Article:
Cheers to your tribute
Ooops … not much excitement for the day here as we don’t have kids and my father passed away 5 years ago … but we had time with my father-in-law.
I’m sure your father-in-law appreciated it.
I love how you are able to do such brilliant segues into multiple subjects. 🙂 (And I think you should add history to your list of food and family. By the way, I was waiting for the nachos recipe at the end! LOL!)
Having been born in, and lived most of my life in the South, I have seen more than my share of Confederate flags from the back of trucks, on clothing, and flying in people’s yards. And I’m always so embarrassed when I do, not to mention offended and appalled. And the people I’ve confronted about this always deny being racist, as well. (Though I don’t believe them, I do think they may actually believe it themselves.)
Of course, being up on your history as you are, you are well aware that the Civil War was about more than just slavery, and that a lot of what it involved had to do with economy. But I don’t really think these jokers that sport that flag even have a clue about that. Sadly, these people are a disgrace to my region.
Thanks so much, Rachel!
Sorry the nachos are not really a recipe type of dish–I make refried black bean, put on tortilla chips, cover with grated Monterey jack w/peppers, heat till melted, and top with salsa, jalapeno slices, guacamole, and sour cream. Sweet potato nachos are great, too! 🙂
Of course, there were economic and political factors involved in the Civil War, but the southern economic system was based on slave labor.
Merril … A beautiful tribute to your Dad and to those who were gunned down in a church in Charleston.
I lost my Dad in 2011, and my Mom in 2001. Like you, I have many happy memories and miss them very much. Losing any one to disease or natural causes is hard enough. I can’t imagine any one knowing their loved ones are meeting in a sanctuary – a church – and they won’t be coming home because evil has stepped inside and decided to kill them because of their skin color. I wish, along with you and many others, that we will see a day when racism ends and we do love one another.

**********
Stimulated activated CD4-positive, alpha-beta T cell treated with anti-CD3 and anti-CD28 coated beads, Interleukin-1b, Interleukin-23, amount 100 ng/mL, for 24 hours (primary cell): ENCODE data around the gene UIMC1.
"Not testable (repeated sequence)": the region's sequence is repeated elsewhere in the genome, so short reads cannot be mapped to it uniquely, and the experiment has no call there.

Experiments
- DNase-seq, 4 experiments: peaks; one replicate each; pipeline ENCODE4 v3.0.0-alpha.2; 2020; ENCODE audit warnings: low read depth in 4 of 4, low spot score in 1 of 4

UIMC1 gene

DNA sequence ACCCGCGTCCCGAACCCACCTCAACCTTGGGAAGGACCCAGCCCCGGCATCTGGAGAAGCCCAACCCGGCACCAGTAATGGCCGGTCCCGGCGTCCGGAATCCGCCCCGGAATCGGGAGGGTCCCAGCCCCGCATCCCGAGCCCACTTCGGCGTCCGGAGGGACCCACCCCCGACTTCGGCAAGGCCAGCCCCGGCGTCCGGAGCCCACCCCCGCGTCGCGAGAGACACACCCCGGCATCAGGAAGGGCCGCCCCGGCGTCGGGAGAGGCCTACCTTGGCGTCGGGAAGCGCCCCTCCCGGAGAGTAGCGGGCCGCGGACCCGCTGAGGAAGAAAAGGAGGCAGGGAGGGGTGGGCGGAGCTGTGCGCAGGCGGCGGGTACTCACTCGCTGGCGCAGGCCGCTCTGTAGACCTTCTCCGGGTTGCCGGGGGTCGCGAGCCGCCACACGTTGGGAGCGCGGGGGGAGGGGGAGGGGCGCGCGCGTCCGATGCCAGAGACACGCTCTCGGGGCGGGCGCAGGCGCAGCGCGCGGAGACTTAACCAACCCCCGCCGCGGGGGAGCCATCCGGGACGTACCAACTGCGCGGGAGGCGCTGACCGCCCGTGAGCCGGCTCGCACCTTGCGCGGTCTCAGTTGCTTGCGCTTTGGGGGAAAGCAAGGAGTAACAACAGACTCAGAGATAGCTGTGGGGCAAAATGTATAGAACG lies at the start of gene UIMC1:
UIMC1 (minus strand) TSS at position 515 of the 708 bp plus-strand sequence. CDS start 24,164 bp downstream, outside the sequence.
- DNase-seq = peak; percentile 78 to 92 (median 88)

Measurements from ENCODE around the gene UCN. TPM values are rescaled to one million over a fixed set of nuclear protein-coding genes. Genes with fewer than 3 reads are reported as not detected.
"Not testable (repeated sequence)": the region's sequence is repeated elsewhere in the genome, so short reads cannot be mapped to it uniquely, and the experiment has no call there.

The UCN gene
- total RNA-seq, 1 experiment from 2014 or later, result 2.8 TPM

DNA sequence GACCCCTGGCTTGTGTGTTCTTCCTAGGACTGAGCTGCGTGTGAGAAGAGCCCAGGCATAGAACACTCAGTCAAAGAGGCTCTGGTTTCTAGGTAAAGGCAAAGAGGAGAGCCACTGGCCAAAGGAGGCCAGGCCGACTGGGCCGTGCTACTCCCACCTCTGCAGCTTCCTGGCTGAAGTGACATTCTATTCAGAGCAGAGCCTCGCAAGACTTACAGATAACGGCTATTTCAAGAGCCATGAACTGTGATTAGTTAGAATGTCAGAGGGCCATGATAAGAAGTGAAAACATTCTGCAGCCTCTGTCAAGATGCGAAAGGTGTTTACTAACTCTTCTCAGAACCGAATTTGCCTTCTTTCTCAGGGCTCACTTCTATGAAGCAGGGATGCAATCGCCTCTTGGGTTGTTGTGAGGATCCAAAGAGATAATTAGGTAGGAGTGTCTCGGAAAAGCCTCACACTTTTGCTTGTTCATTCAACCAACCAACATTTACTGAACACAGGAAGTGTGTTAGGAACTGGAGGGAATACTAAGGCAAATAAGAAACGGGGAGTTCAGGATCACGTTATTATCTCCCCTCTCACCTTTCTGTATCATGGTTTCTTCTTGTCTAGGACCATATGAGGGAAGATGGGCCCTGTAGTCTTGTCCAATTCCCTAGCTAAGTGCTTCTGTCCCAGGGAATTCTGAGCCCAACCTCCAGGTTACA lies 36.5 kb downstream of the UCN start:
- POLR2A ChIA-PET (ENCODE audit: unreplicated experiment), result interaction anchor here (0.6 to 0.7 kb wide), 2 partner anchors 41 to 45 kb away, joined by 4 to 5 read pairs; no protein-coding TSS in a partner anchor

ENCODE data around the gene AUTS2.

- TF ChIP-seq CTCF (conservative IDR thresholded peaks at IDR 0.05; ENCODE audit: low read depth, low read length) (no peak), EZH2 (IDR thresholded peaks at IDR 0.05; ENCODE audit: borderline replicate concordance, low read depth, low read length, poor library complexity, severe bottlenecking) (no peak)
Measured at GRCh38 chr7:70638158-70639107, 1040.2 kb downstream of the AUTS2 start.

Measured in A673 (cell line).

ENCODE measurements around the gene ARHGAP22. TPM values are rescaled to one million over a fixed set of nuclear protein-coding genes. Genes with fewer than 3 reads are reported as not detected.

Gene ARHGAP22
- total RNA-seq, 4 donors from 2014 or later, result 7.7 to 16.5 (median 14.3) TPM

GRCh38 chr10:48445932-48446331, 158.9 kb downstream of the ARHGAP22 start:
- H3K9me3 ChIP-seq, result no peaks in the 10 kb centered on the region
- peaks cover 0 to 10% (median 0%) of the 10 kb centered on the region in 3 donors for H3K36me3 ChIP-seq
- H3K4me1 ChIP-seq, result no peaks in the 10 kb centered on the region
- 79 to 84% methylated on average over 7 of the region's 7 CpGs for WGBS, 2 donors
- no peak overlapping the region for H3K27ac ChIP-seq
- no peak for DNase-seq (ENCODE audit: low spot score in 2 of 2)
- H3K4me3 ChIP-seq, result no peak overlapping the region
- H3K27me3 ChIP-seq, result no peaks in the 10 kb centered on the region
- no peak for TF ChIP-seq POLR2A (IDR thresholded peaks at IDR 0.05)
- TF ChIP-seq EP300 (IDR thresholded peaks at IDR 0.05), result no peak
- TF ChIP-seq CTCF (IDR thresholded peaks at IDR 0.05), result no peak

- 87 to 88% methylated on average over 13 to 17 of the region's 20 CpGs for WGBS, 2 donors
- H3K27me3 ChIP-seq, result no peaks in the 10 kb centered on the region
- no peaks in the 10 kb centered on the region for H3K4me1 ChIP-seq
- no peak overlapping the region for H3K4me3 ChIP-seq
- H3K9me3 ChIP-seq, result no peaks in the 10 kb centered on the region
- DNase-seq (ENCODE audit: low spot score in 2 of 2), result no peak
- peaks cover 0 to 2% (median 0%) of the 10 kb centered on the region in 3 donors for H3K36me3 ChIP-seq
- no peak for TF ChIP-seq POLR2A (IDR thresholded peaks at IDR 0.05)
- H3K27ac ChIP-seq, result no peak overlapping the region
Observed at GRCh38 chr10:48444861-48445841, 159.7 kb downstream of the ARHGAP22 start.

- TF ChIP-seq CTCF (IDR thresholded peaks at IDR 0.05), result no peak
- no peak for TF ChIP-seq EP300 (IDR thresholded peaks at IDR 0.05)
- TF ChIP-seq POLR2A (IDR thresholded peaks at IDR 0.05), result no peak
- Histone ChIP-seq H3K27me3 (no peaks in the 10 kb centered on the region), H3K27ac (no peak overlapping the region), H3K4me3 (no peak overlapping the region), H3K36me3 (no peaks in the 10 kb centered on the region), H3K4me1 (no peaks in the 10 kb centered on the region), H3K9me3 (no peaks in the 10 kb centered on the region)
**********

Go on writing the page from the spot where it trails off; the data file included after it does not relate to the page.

Thanks so much for your heartfelt comment, Judy. I agree with you, of course.
Merril, shame you don’t have a “loved it” button on this post because I certainly would have ticked it for this post. You really brought me into that last final vigil with your Dad, which reminded me of my when my grandmother died and a handful of our large family spent the day beside her bed and with each other. My cousin who is currently doing her masters in the cello, played “The Swan” at her bedside and I remember my aunty combing her hair with a very simple tortoiseshell, plastic comb she pulled out of her purse. We prayed. Held her hand. She had pneumonia and to be perfectly honest looked a bit scary and I had my daughter with me who was only 2 or 3 at the time and quite scared of her I guess. I went home before she passed. I didn’t know if I wanted to be there at the last and there was also that sense of disbelief that the person who had been there my whole life could somehow cease to be. My Mum rang me with the news on my mobile when I was down at the shops. It was funny because a full moon was rising over the supermarket carpet and I pictured her sitting on there, being taken up to heaven in a rather grand way, reminiscent of Esmerelda from “Bewitched”, who really did have a presence. I still think of her when I see the moon sometimes and feel her with me.
I have heard bits and pieces about the Charlestown Massacre but wasn’t aware of issues about the Confederate flag until now. Although being on the other side of the world, I think such striking advertisements for racism and slavery should be handl;ed with care at the very least xx Rowena
Thanks so much for your kind words, Rowena. I love the image of the moon and your grandmother rising with it.
That should have read “car park” instead of carpet.